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During his 1831 visit to the United States, French nobleman Alexis de Tocqueville was surprised to see the positive role played by active religious faith in nurturing liberty. The dogma of the Enlightenment’s secularizing philosophes predicted the waning of religious enthusiasm as enlightenment and freedom spread, but Tocqueville’s American experience contradicted this dogma. In his great work, Democracy in America, he observed that religion and freedom were inseparably linked for Americans; one could not be conceived without the other. From this he drew a general lesson: “Despotism may be able to do without faith, but freedom cannot” (vol. I, pt. II, ch. 9).

Our twentieth century seems in many ways to have empirically demonstrated Tocqueville’s principle, and a growing body of literature now sounds a supportive chorus. Fyodor Dostoyevski, so it is now often said, was absolutely right about the shadow side of the dictum: “If God is dead, everything is permitted.” Stated differently, history–particularly our experience of totalitarianism in the twentieth century–appears to have verified that it is practically impossible for a people to be both free and good without God.

But now a difficult question: Which religion helps a people to be free? Is Tocqueville’s axiom true for religion in general or only for a particular religion? Is there something specific about the content or character of American religious experience that has no historical analogues in, for example, Roman Catholic Spain, Hindu India, Confucian China, or Muslim Persia? Equally awkward is the question of truth. Can “false” religions nurture genuine freedom and morality together, or must religious claims be “true” to have moral efficacy in a free society?

It is here that the shoe pinches for secular social conservatives. The belief in religion’s importance in public life for maintaining a free and virtuous people is one of the defining marks of social conservatism, but it is not always clear whether such convictions are merely utilitarian in character or whether they are rooted in an equal passion for religious truth. Affirming the need for belief in God simply to “prevent the servants from stealing the silver” hardly rises to the level of meaningful and effective religious commitment. The truth question will not go away.

But our problem is even worse. History also throws in our face counter-examples to Tocqueville’s principle, instances where religion has been the source of intolerance and hateful conduct rather than good. Alongside the horrors of godless totalitarianism in the twentieth century, we must in all honesty also account for Belfast, Beirut, and Bosnia. For good measure let us throw in the Crusades, the Wars of Religion, the Inquisition, and even the Salem witch trials. Is it possible to sort all this out and still defend Tocqueville’s principle?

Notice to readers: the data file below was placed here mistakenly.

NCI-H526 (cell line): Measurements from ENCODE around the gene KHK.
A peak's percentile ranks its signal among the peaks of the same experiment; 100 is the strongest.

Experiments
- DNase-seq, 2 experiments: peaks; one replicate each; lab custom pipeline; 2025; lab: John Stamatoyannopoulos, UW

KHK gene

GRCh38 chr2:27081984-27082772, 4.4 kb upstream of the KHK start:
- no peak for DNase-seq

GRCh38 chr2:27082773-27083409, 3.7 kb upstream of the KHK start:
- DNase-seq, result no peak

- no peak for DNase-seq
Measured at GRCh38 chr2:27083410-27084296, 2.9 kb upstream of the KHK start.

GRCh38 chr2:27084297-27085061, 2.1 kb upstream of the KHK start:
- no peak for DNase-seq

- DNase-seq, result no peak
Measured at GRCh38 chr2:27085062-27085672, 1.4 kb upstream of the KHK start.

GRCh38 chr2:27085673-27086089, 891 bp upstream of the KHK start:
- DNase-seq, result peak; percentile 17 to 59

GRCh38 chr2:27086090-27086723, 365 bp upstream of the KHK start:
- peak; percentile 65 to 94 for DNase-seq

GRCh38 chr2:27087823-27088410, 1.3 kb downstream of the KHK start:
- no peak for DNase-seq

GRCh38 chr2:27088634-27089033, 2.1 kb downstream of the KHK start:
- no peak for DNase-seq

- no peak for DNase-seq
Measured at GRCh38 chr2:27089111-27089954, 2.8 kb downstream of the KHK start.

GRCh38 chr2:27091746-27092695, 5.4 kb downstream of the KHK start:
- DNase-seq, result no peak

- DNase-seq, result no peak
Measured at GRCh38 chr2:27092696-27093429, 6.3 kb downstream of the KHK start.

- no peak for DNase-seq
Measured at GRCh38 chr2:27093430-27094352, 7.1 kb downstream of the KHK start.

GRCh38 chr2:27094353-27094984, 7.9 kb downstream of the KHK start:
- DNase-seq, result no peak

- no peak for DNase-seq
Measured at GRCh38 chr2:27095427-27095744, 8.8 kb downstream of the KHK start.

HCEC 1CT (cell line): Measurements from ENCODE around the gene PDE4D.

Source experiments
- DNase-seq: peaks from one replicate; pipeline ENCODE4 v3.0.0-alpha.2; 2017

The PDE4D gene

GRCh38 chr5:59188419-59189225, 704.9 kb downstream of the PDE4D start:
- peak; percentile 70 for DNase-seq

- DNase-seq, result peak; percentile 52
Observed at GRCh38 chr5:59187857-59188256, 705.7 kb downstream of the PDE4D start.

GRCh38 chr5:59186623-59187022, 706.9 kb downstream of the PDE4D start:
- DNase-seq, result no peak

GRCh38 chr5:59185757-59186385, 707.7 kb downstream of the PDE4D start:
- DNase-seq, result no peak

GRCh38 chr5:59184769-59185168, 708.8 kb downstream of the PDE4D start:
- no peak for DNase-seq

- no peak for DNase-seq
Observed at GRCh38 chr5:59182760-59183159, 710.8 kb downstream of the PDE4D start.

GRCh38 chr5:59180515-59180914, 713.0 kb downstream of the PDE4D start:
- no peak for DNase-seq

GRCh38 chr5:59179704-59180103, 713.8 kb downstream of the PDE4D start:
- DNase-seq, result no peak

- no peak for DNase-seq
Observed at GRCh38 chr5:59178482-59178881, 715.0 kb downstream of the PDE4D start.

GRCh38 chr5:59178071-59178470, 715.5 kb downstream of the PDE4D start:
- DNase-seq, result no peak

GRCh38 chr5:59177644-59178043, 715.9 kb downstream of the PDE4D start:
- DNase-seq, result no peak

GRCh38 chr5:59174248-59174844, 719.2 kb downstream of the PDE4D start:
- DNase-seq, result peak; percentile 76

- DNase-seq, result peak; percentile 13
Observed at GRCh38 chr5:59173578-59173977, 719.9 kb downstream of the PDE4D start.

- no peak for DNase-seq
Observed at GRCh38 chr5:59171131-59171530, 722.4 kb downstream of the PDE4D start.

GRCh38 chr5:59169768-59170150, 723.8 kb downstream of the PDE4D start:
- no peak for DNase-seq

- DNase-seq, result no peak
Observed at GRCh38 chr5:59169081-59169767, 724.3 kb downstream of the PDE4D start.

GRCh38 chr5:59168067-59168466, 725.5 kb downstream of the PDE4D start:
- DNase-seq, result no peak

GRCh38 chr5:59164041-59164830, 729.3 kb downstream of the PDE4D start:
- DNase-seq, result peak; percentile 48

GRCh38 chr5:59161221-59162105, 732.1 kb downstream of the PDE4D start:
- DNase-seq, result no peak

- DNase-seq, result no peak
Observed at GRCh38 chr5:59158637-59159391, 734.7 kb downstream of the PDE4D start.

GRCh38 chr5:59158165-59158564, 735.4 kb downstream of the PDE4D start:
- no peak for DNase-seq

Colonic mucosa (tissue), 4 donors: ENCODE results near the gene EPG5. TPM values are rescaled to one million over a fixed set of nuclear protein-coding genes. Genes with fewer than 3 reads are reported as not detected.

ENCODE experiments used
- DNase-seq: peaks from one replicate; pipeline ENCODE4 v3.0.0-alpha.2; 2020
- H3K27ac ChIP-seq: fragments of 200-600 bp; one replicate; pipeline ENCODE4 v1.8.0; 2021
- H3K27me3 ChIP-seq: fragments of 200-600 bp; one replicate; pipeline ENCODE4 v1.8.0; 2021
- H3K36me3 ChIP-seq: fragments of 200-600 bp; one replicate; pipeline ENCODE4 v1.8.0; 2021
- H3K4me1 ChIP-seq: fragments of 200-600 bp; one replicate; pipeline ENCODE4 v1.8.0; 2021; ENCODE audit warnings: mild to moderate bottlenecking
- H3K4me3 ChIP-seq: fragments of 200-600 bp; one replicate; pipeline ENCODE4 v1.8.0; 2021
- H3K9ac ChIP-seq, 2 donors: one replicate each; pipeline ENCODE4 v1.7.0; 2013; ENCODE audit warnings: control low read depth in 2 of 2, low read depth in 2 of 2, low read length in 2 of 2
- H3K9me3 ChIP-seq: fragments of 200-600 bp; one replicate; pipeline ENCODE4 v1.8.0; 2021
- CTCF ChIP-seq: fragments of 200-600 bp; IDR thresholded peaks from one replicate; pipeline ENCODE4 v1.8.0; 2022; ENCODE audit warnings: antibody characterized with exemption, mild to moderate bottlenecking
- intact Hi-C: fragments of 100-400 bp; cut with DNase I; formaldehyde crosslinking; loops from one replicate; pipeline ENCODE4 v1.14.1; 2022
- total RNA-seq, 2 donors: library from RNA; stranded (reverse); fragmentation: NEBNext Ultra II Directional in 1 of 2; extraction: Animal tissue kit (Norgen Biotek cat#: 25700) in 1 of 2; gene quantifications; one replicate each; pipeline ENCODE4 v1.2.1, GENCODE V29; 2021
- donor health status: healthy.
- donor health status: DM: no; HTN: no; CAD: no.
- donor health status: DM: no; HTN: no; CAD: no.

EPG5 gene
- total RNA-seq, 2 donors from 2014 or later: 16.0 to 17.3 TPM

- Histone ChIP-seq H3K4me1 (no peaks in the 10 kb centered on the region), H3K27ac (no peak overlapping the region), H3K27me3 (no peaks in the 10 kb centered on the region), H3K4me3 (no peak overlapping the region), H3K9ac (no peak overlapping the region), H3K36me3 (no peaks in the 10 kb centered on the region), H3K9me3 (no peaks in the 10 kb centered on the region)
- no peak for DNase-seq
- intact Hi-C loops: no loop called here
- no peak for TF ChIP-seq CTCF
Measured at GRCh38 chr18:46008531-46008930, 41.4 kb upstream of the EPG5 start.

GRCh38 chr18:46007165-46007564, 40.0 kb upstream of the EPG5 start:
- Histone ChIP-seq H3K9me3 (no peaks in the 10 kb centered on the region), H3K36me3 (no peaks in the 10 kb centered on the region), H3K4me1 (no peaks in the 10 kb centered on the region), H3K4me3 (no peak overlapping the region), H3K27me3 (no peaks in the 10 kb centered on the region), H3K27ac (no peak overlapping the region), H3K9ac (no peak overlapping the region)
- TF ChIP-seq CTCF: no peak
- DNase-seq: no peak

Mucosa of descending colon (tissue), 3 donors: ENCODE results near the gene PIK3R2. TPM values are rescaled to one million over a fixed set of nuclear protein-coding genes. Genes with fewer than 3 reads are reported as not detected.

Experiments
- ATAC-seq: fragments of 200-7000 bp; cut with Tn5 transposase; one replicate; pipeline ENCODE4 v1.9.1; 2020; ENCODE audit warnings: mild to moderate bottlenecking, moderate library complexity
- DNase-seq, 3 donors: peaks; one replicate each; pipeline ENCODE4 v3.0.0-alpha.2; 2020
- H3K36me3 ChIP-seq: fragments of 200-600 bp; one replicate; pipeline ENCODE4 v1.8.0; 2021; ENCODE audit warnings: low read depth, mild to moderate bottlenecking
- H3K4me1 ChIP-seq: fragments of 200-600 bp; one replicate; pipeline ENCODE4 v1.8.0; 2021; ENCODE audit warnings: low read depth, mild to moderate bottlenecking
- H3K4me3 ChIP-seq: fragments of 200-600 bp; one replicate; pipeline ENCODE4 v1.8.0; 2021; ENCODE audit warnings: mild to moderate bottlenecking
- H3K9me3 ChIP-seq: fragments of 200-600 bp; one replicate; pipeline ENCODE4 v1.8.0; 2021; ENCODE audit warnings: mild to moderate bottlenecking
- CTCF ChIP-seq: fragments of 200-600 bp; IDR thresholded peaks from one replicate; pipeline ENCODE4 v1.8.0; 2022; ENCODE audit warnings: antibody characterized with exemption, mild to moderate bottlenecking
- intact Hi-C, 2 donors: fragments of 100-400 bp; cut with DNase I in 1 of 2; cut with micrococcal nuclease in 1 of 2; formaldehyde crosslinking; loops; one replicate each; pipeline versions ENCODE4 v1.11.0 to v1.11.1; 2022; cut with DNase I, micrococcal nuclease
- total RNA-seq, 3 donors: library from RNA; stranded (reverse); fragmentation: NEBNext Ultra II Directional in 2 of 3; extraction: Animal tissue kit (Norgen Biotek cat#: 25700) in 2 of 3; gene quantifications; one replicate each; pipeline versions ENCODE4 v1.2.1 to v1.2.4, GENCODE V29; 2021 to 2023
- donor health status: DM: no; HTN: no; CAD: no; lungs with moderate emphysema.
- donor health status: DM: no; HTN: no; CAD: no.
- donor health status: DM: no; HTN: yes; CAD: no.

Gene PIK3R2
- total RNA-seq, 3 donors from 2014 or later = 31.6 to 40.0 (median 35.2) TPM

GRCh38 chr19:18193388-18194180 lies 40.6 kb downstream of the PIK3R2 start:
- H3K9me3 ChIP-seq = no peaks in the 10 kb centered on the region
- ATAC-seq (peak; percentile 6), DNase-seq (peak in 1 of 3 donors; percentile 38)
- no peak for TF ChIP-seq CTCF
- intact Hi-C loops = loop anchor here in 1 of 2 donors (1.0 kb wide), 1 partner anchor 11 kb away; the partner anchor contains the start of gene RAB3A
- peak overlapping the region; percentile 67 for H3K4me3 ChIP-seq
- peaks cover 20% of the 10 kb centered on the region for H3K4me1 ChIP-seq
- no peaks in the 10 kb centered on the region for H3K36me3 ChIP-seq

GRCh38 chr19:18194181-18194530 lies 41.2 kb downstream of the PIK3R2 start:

Lord Acton and Abraham Kuyper: Two Champions of Liberty

I shall attempt at least a beginning in this essay by comparing two champions of liberty, a pair of contemporaries, the Dutch Calvinist theologian—statesman Abraham Kuyper (1837—1920) and the Acton Institute’s namesake, the Roman Catholic British historian Lord John Acton (1834—1902), both of whom judged religion essential to liberty. After a brief survey of each man’s view of religion and liberty, I shall consider their assessments of a horrific and much-debated event in European religious conflict, the notorious Saint Bartholomew’s Day Massacre of August 24, 1572, and following. I will then conclude with some reflections on how these two distinct Christian traditions–the Catholic and the Calvinist (not exactly historically known for their harmonious coexistence)–can, in fact, make common cause for the sake of liberty.

Abraham Kuyper visited the United States in 1898 to deliver the prestigious Stone Lectures at Princeton Seminary, which were eventually published as Lectures on Calvinism. In those lectures, as well as in the numerous addresses he gave in a two-month whirlwind American tour, Kuyper repeatedly praised the American experiment in ordered liberty, claiming the spirit of Calvinism as its soul. Among Kuyper’s favorite and oft-used quotations was one from American historian George Bancroft: “The fanatic for Calvinism was a fanatic for liberty.” Kuyper traced the line of political liberty from a seed planted in Calvin’s Geneva through its transplantation in the Calvinist Netherlands and Puritan England to its full flowering in New England. As corroboration of this historical scenario, Kuyper cited Bancroft’s assessment that America’s “enthusiasm for freedom was born from its enthusiasm for Calvinism.” In Kuyper’s view, America had been providentially blessed in order to be the world’s beacon of liberty.